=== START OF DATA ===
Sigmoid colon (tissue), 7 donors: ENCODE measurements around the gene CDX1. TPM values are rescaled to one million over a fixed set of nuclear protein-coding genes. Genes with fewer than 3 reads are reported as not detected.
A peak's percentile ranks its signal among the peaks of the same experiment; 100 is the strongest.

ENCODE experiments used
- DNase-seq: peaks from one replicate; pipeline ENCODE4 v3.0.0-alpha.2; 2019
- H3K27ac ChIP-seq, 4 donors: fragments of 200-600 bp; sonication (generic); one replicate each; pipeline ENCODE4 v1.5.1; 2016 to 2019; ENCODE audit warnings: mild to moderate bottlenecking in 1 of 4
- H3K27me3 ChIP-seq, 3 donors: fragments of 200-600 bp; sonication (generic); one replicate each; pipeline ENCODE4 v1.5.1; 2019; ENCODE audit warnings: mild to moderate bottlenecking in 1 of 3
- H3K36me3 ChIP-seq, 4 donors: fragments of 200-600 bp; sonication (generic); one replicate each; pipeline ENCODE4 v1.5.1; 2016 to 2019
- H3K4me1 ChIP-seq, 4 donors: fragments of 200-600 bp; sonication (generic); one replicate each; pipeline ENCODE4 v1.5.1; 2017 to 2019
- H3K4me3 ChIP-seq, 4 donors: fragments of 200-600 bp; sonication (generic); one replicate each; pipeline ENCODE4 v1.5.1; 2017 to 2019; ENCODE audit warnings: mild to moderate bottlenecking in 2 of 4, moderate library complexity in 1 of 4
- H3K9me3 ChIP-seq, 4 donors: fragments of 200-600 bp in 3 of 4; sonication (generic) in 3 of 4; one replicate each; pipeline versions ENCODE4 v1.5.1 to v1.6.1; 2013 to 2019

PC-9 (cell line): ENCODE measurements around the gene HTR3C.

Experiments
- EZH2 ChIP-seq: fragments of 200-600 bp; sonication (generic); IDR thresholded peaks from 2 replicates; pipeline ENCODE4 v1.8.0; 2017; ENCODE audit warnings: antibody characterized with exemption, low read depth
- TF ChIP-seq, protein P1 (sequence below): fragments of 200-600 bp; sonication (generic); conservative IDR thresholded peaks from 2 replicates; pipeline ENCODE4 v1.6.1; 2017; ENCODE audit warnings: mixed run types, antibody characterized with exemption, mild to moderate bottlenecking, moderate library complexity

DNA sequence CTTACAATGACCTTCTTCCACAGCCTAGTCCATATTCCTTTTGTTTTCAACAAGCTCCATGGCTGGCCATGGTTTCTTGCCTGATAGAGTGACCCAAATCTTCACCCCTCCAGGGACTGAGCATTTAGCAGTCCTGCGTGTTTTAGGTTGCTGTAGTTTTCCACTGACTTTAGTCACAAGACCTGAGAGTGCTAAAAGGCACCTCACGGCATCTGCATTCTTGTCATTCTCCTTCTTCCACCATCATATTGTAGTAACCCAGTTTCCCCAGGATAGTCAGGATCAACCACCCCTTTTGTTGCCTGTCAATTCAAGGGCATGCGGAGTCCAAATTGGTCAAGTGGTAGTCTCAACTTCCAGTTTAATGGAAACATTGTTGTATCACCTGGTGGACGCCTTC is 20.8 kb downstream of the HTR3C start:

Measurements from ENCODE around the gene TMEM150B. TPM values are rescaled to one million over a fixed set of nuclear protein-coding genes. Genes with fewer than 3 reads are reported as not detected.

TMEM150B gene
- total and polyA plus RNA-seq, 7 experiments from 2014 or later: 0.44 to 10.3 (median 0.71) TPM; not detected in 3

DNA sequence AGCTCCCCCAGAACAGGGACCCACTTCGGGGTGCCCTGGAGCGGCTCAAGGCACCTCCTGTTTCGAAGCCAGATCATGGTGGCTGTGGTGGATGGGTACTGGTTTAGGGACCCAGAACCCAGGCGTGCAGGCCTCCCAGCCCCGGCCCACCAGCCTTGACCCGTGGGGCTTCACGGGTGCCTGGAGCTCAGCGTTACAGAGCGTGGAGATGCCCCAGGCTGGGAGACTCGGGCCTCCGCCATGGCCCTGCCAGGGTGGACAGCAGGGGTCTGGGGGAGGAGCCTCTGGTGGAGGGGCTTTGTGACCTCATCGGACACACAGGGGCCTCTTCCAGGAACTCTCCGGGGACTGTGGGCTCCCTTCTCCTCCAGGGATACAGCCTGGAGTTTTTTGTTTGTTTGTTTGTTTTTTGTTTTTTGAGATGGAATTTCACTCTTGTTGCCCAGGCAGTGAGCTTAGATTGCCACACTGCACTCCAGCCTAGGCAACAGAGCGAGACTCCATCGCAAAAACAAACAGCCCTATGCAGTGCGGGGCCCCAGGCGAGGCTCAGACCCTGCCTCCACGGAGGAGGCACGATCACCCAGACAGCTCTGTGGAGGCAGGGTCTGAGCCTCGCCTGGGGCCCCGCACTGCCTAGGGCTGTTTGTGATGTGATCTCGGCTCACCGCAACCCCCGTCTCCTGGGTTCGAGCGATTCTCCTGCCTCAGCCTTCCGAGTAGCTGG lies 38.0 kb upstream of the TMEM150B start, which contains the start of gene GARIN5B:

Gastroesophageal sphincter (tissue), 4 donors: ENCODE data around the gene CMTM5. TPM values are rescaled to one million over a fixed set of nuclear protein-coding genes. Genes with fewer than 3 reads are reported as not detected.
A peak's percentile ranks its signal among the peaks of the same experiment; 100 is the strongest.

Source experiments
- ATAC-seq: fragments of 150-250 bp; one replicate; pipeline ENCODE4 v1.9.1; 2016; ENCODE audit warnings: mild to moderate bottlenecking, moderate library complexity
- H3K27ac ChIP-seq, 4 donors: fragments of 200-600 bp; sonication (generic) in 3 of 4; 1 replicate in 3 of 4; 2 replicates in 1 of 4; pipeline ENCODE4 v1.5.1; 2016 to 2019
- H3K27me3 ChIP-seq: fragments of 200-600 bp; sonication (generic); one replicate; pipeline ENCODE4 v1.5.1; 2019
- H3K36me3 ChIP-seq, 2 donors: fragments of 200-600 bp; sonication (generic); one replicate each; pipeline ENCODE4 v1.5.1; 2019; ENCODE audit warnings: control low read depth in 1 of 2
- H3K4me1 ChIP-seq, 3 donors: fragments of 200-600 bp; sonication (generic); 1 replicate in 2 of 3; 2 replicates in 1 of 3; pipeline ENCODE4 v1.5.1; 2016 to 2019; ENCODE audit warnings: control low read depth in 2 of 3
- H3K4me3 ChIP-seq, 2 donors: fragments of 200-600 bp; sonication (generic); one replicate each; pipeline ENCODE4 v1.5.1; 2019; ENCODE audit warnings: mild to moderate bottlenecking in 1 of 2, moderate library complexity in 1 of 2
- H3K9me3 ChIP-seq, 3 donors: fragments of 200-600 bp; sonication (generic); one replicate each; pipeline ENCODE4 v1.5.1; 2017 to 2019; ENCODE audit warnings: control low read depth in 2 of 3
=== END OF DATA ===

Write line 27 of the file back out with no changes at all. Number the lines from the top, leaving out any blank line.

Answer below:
- H3K4me1 ChIP-seq, 3 donors: fragments of 200-600 bp; sonication (generic); 1 replicate in 2 of 3; 2 replicates in 1 of 3; pipeline ENCODE4 v1.5.1; 2016 to 2019; ENCODE audit warnings: control low read depth in 2 of 3